Want a job at Google? Try these brainteasers first

Google, Microsoft, and eBay are looking for engineers who can think on their feet. Here's how they find them.

By Michael Kaplan, Business 2.0 Magazine

(Business 2.0 Magazine) -- Dream of landing a coding job at an A-list tech company? It might be a good idea to prep for your interviews by pondering how many golf balls can fit inside a school bus. Or how much you would charge for washing all the windows in Seattle. Or why, exactly, manhole covers are round and not, say, square.

Seemingly random questions like these have become commonplace in Silicon Valley and other tech outposts, where companies aren't as interested in the correct answer to a tough question as they are in how a prospective employee might try to solve it. Since businesses today have to be able to react quickly to shifting market dynamics, they want more than engineers with high IQs and good college transcripts. They want people who can think on their feet.


Microsoft (Charts, Fortune 500) often gets credit for bringing so-called open-ended logic-problem screening tools into vogue in the late 1980s, when Redmond interviewers peppered job candidates with offbeat questions like How much does a 747 weigh? "We want to gauge people's creativity," says Warren Ashton, recruiting manager at Microsoft. The manhole cover problem is Ashton's personal favorite.

The most common answer, he says, is that a square manhole cover, tipped at an angle, could fall through the hole. "But some people recognize that you can roll a round manhole cover from site to site. Others figure that you save money by making it round because of tooling requirements. You want to see people taking their conclusions as far as possible."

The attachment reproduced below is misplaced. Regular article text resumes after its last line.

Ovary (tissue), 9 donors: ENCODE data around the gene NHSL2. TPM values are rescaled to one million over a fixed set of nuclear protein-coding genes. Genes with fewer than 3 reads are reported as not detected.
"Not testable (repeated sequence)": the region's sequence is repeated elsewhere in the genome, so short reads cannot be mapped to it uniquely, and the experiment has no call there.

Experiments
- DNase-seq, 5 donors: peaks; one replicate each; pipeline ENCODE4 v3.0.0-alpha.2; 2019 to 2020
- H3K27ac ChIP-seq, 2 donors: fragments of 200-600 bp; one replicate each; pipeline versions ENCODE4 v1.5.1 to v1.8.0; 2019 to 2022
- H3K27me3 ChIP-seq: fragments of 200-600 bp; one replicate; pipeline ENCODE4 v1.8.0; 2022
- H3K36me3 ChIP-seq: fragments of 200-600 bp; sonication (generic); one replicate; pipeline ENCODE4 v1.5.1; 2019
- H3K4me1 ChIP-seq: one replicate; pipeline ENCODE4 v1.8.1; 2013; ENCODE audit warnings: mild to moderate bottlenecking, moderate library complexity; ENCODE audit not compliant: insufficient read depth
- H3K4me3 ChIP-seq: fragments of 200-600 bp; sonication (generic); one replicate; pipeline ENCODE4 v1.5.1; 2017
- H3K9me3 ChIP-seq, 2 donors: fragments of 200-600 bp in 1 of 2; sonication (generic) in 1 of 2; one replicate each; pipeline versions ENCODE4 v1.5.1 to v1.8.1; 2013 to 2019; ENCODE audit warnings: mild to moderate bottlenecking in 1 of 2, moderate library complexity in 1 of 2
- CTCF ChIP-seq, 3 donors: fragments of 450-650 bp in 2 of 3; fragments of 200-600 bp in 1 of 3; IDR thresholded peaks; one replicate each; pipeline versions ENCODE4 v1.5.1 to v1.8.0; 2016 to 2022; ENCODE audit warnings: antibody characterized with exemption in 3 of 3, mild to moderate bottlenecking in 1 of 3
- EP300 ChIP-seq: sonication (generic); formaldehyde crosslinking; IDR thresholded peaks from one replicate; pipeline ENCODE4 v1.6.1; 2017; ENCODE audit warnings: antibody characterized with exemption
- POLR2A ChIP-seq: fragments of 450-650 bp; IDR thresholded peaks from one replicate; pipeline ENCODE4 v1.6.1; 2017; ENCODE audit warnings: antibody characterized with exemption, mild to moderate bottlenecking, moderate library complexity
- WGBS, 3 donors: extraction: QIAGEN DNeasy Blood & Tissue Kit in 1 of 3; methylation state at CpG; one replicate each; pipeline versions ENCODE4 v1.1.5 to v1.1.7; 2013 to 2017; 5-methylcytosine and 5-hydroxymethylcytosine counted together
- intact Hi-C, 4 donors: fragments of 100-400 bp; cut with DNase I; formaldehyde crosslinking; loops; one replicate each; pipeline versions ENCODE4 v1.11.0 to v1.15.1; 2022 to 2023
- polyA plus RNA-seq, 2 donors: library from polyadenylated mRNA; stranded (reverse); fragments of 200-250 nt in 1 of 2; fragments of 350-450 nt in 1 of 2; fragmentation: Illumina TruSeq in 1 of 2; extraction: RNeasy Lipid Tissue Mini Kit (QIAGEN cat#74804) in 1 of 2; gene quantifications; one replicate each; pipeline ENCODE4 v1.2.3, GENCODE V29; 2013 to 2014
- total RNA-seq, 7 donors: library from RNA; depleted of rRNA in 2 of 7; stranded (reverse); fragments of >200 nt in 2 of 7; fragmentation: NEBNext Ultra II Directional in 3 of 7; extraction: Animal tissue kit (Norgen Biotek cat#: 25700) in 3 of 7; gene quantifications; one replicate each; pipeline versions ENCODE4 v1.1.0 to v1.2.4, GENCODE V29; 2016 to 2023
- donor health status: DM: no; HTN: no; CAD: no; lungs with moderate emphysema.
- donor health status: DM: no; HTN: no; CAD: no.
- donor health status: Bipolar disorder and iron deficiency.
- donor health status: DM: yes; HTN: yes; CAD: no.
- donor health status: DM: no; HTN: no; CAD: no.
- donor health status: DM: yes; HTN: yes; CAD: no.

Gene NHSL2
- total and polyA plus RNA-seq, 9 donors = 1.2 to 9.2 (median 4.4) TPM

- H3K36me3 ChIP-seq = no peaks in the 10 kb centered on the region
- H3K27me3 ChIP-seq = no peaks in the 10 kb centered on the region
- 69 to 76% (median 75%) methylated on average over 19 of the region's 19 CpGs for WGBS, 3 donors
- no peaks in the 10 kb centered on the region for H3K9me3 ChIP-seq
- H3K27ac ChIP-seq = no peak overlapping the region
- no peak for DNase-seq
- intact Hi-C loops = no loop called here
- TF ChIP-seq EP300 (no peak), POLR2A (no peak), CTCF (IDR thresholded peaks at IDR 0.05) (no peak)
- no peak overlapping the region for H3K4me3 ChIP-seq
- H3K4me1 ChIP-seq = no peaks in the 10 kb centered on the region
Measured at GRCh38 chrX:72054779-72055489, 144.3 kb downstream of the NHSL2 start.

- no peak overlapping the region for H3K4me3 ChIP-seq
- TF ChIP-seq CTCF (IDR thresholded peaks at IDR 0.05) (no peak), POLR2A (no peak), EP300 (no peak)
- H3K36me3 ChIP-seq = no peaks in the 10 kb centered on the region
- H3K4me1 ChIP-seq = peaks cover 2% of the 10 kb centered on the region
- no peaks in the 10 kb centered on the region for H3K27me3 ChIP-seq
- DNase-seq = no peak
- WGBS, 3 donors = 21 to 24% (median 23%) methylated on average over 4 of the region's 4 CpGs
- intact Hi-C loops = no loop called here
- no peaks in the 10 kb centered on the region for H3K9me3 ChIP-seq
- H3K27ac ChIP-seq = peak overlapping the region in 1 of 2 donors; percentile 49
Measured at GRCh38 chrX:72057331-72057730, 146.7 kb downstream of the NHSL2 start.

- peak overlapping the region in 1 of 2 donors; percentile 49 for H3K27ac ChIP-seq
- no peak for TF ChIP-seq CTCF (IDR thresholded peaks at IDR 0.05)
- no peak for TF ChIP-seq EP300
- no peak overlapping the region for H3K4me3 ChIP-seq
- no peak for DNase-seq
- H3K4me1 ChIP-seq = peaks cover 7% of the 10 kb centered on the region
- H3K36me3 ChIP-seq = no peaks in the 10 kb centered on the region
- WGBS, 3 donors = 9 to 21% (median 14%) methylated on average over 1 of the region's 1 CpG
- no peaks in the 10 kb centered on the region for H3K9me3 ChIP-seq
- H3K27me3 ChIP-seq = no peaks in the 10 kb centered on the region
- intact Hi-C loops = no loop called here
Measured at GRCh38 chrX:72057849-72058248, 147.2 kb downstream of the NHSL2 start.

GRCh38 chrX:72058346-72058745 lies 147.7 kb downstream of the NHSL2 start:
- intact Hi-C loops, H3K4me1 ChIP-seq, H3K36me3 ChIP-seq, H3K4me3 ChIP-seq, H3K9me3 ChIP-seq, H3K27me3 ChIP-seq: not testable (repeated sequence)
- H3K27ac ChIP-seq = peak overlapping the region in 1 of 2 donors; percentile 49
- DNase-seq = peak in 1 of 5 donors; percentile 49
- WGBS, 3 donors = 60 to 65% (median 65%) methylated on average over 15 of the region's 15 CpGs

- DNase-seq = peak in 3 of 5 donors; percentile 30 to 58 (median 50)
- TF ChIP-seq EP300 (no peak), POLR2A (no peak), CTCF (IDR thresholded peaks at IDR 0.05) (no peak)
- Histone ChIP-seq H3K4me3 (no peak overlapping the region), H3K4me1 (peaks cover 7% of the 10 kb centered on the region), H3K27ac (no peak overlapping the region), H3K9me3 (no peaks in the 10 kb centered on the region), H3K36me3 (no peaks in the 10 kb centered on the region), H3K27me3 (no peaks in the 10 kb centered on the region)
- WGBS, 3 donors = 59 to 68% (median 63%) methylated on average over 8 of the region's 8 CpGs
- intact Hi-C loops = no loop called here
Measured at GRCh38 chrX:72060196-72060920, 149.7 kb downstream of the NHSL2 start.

Such questions are more relevant to a high-tech job interview than you might think. "Employers want to see if you can make an estimate in the ballpark, within an order of magnitude," says Mark Jen, a former Google (Charts, Fortune 500) employee who is now a program manager at Tagged. Coders are constantly making educated guesses rather than calculating exact answers, so a good interview should probe how well a candidate handles such estimates. That's why Amazon.com (Charts, Fortune 500) interviewers, for example, have been known to ask job candidates to guess how many gas stations there are in the United States or to ballpark that bill for washing all of Seattle's windows.

But today's interviews go beyond seat-of-the-pants estimation. Author, design consultant, and veteran coder Bruce Eckel likes to have job candidates describe a chicken using a programming language. eBay (Charts, Fortune 500) often hits candidates with a word problem that goes like this: You have five pirates, ranked from 5 to 1 in descending order. The top pirate has the right to propose how 100 gold coins should be divided among them. But the others get to vote on his plan, and if fewer than half agree with him, he gets killed. How should he allocate the gold in order to maximize his share but live to enjoy it? (Hint: One pirate ends up with 98 percent of the gold.)

But no company has taken brainteaser recruiting quite as far as Google, which famously reeled in engineers three years ago by posting complex math problems on a billboard along Highway 101 in Silicon Valley. Passing motorists were invited to submit their solutions to an undisclosed website. (The site's URL was hidden in the answer.)